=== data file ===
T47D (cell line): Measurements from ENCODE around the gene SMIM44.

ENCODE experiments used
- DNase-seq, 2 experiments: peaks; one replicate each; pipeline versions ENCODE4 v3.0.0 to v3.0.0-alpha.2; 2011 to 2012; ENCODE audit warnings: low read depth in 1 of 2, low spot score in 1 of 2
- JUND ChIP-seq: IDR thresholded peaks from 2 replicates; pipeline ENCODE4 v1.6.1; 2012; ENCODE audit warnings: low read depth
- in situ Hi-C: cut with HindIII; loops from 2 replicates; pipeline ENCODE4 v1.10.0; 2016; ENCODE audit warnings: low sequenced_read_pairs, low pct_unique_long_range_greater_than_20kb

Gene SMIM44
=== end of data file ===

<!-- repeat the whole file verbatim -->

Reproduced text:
T47D (cell line): Measurements from ENCODE around the gene SMIM44.

ENCODE experiments used
- DNase-seq, 2 experiments: peaks; one replicate each; pipeline versions ENCODE4 v3.0.0 to v3.0.0-alpha.2; 2011 to 2012; ENCODE audit warnings: low read depth in 1 of 2, low spot score in 1 of 2
- JUND ChIP-seq: IDR thresholded peaks from 2 replicates; pipeline ENCODE4 v1.6.1; 2012; ENCODE audit warnings: low read depth
- in situ Hi-C: cut with HindIII; loops from 2 replicates; pipeline ENCODE4 v1.10.0; 2016; ENCODE audit warnings: low sequenced_read_pairs, low pct_unique_long_range_greater_than_20kb

Gene SMIM44